François Azar, wearing a cardigan, button0up shirt, and glasses, speaks at a podium, with the colorful front cover of "The Jewish Parrot" projected in the background

Author François Azar discusses Sephardic folktales during International Ladino Day 2018

In this year’s International Ladino Day celebration, Paris-based author François Azar discussed Jewish folktales of the Mediterranean and his two collections of Sephardic tales, “The Jewish Parrot” and “Bewitched by Solika,” and Seattle’s “Ladineros” Ladino-speaking group performed the humorous tale “The Jewish Parrot.”

Watch the entire Ladino Day program now:

Program for Ladino Day 2018

00:05 – Welcome by Devin Naar
13:15 – Introduction by François Azar
17:24 – Performance of “El Papagáyo Djudió” (“The Jewish Parrot”)
27:14 – Keynote: “Jewish Folktales of the Mediterranean” with François Azar
54:35 – Illustrations highlight: “The Jewish Parrot”

Watch just the Ladineros’ performance of “The Jewish Parrot”:

About Sephardic folktales

Judeo-Spanish tales transmit the wisdom and humor of Sephardic Jews, Jews who originated in the Iberian peninsula (present-day Spain) and settled all around the Mediterranean, particularly in the Balkans, Turkey and northern Morocco. Sephardic Jews adapted their neighbors’ tales and legends to their own culture, while also crafting original stories set in their new environments.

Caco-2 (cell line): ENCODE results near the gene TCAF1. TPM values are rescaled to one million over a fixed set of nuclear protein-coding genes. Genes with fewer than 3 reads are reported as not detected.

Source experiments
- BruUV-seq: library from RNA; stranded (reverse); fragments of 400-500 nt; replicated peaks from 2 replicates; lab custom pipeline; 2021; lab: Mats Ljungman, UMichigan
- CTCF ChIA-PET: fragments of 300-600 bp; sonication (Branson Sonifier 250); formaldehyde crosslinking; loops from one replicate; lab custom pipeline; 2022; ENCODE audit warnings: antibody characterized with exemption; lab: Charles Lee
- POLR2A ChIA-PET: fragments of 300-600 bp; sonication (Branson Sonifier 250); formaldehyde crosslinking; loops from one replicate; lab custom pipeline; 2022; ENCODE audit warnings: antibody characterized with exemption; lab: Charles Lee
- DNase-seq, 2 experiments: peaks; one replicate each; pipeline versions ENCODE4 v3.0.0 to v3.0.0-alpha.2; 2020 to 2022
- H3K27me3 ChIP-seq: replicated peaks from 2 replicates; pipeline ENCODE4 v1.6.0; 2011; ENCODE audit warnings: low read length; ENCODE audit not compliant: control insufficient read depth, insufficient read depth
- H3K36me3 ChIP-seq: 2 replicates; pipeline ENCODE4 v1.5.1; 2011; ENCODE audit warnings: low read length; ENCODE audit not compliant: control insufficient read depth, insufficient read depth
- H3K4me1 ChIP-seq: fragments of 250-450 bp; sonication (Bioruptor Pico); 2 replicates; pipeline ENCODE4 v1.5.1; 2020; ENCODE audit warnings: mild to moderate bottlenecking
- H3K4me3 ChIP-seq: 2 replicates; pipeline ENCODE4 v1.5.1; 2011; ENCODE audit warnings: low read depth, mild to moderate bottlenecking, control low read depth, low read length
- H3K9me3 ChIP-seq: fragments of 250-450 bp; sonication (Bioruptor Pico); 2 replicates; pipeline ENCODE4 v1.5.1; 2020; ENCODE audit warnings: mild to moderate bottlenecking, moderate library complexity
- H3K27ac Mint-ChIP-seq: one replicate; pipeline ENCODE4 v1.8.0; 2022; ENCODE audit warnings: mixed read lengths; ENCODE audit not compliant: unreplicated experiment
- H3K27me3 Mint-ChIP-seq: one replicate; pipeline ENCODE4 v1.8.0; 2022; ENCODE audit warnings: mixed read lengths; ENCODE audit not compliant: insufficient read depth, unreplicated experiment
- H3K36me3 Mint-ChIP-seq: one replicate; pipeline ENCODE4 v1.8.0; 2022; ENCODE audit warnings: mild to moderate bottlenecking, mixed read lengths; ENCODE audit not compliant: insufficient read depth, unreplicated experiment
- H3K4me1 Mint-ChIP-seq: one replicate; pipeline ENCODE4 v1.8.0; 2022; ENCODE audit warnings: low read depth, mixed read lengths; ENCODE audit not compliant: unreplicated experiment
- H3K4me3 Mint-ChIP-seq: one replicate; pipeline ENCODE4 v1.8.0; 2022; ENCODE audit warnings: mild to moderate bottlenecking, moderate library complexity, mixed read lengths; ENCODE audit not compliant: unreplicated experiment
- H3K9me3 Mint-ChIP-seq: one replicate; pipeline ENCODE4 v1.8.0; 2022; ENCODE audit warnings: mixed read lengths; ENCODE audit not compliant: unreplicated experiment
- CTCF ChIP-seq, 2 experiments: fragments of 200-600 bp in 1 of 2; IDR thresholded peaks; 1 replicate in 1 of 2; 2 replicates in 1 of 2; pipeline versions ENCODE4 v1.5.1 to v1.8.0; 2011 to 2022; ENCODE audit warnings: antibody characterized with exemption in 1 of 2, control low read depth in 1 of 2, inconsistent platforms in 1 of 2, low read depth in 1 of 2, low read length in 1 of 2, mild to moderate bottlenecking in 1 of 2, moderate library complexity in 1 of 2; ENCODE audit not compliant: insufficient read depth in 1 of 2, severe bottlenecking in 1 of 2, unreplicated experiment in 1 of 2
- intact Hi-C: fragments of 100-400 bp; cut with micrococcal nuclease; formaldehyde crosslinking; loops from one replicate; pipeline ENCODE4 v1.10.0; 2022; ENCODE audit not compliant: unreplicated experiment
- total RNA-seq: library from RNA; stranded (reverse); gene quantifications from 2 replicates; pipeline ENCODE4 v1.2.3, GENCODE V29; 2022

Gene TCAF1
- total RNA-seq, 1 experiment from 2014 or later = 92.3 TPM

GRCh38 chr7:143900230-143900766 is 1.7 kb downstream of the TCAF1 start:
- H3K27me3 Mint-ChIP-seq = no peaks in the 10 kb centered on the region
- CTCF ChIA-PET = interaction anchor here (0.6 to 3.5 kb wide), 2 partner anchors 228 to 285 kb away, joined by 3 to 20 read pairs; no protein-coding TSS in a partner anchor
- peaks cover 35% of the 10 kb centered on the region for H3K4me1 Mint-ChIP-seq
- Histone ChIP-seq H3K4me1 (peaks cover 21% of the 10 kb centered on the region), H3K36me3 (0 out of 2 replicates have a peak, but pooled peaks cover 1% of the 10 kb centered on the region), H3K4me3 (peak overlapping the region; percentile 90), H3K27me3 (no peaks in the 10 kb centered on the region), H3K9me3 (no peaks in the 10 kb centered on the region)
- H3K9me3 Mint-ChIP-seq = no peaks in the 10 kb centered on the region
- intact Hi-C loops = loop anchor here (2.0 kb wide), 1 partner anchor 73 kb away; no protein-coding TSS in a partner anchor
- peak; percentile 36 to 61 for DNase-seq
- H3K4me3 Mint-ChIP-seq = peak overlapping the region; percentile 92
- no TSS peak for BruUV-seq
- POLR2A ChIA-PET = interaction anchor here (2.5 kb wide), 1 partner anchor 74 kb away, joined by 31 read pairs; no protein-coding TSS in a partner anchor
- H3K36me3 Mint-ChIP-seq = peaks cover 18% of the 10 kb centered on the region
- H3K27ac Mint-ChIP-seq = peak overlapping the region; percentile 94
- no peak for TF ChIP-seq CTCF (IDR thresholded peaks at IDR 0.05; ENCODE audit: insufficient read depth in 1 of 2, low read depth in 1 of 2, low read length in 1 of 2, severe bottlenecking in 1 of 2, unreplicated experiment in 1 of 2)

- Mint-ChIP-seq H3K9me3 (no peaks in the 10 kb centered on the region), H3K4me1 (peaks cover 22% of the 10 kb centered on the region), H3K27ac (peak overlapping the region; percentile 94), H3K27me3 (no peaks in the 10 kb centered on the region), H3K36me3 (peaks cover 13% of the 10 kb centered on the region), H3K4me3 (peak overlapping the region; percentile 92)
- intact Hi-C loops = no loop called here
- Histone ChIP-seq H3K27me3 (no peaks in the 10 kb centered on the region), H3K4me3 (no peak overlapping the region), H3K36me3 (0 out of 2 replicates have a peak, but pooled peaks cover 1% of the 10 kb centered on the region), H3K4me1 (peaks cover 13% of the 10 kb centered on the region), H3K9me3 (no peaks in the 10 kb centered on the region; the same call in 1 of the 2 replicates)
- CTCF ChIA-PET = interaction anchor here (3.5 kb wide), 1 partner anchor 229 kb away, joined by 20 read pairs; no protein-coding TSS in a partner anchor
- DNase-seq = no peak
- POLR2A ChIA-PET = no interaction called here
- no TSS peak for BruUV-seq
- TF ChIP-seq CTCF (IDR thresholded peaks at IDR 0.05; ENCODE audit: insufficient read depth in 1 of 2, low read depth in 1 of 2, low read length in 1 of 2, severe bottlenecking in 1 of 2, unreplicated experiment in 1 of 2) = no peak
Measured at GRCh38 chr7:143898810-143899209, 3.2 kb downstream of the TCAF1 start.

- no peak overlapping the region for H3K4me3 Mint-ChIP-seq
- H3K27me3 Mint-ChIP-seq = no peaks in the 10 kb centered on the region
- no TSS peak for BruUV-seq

Tales were transmitted orally within families, providing entertainment, relief from everyday worries, and a way to laugh off human weaknesses. Through these tales, essential elements of Jewish (and Mediterranean) everyday life are transmitted in a lively, imaginative way.

Ladino Day is made possible through the generosity of the Lucie Benveniste Kavesh Endowed Fund for Sephardic Studies, and our 2018 event was cosponsored by Congregation Sephardic Bikur Holim, Congregation Ezra Bessaroth, Seattle Sephardic Network, the Departments of Spanish and Portuguese Studies, French and Italian Studies, and Linguistics; and the Turkish & Ottoman Studies Program in the Department of Near Eastern Languages and Civilizations.

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